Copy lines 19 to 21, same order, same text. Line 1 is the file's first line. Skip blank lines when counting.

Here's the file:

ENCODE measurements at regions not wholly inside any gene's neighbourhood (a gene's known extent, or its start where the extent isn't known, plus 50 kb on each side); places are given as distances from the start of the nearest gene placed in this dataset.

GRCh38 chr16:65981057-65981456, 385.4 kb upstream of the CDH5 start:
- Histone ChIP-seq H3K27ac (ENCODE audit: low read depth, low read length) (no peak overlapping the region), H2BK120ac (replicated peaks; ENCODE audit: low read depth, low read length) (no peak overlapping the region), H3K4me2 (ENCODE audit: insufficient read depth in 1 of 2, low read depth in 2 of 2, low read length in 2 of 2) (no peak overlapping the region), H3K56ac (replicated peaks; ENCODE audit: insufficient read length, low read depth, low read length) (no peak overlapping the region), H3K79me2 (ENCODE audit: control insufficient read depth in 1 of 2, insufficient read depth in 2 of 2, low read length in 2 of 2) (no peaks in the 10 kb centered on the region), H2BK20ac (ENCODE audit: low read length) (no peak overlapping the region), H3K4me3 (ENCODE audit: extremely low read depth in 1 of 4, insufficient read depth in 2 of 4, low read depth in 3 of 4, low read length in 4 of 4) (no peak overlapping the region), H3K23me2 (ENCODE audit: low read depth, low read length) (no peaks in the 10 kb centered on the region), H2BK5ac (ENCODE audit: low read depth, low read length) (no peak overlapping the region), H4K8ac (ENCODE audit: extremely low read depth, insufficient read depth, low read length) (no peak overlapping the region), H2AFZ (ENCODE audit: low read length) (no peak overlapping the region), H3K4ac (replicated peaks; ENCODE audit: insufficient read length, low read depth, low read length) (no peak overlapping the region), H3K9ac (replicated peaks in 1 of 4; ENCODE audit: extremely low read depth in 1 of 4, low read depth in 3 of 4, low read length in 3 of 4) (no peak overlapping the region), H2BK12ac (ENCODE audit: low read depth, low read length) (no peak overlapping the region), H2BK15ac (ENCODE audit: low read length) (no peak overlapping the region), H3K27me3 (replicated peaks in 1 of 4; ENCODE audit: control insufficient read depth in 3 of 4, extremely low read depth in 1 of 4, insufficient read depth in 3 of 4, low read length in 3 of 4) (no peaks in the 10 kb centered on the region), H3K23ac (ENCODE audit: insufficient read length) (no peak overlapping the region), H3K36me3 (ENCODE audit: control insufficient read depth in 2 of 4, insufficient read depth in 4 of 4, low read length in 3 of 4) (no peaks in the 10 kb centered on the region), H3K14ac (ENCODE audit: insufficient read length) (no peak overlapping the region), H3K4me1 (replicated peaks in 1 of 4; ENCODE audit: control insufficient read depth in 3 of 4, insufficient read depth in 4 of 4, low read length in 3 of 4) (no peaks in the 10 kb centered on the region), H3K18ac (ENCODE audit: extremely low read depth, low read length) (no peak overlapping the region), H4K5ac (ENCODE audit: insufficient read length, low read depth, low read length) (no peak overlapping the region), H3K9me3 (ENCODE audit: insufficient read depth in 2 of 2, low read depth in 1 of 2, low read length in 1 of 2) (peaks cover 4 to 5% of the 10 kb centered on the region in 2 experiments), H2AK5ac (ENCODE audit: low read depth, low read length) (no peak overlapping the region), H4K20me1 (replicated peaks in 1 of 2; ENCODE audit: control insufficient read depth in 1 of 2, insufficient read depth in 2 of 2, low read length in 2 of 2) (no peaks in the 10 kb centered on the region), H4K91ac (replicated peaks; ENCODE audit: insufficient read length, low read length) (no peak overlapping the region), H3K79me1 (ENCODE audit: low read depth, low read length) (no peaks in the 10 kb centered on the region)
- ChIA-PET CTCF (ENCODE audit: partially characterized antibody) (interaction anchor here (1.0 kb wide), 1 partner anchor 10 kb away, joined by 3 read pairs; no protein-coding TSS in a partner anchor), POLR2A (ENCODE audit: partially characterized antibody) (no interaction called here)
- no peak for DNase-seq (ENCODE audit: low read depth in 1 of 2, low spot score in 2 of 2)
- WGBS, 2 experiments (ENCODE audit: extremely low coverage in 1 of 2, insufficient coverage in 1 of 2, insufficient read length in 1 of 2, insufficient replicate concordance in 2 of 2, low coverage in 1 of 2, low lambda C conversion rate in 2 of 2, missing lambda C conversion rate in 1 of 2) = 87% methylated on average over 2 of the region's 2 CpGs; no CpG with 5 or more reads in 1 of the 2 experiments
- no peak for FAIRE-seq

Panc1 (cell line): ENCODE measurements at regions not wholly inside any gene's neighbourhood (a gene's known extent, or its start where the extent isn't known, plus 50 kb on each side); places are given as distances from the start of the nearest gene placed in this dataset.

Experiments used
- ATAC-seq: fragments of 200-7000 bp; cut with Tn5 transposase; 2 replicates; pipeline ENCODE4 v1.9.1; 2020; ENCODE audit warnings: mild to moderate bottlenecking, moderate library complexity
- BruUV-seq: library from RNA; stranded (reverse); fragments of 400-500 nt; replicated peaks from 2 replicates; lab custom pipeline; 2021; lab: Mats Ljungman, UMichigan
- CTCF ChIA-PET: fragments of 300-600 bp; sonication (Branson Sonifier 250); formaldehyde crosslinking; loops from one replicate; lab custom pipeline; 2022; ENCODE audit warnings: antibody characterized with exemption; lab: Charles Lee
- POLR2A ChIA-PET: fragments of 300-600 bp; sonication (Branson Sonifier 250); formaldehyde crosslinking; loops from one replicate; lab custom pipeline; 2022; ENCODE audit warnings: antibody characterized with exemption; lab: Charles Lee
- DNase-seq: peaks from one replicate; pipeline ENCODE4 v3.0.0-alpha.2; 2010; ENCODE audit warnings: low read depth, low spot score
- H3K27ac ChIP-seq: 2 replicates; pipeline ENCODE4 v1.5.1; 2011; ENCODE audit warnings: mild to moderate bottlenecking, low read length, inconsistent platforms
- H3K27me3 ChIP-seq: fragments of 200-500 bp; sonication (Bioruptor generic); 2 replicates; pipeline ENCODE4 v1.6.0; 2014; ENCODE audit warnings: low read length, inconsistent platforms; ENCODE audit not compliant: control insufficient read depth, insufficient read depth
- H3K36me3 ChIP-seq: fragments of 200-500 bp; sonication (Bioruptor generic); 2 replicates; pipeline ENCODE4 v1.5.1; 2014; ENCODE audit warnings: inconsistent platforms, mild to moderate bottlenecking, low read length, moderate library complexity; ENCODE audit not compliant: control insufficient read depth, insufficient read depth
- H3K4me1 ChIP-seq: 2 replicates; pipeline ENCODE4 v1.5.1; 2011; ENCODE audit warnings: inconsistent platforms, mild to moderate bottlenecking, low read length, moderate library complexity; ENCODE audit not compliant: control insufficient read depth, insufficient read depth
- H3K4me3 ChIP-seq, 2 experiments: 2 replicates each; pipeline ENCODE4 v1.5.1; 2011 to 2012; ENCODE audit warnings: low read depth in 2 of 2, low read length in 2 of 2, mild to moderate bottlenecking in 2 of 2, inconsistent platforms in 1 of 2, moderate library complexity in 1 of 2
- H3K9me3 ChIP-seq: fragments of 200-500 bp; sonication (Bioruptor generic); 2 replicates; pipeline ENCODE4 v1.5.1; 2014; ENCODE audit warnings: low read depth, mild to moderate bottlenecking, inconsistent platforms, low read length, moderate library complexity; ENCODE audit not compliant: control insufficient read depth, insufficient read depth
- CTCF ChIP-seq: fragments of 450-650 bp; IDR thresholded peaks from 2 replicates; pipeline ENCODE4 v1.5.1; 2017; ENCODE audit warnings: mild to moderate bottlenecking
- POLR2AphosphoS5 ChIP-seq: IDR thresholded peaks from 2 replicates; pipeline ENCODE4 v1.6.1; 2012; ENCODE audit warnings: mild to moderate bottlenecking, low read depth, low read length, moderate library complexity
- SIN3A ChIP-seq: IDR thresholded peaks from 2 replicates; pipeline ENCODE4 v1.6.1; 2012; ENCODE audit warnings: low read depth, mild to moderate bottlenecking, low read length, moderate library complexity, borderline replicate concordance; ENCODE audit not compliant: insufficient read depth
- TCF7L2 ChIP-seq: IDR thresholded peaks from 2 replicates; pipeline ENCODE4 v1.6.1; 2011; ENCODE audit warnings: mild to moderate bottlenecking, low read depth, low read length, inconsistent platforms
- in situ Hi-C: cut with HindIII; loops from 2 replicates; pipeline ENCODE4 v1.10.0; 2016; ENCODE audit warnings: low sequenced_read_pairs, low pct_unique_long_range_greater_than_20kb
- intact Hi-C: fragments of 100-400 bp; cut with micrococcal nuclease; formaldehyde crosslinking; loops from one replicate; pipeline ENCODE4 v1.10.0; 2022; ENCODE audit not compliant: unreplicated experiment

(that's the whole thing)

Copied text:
- H3K4me3 ChIP-seq, 2 experiments: 2 replicates each; pipeline ENCODE4 v1.5.1; 2011 to 2012; ENCODE audit warnings: low read depth in 2 of 2, low read length in 2 of 2, mild to moderate bottlenecking in 2 of 2, inconsistent platforms in 1 of 2, moderate library complexity in 1 of 2
- H3K9me3 ChIP-seq: fragments of 200-500 bp; sonication (Bioruptor generic); 2 replicates; pipeline ENCODE4 v1.5.1; 2014; ENCODE audit warnings: low read depth, mild to moderate bottlenecking, inconsistent platforms, low read length, moderate library complexity; ENCODE audit not compliant: control insufficient read depth, insufficient read depth
- CTCF ChIP-seq: fragments of 450-650 bp; IDR thresholded peaks from 2 replicates; pipeline ENCODE4 v1.5.1; 2017; ENCODE audit warnings: mild to moderate bottlenecking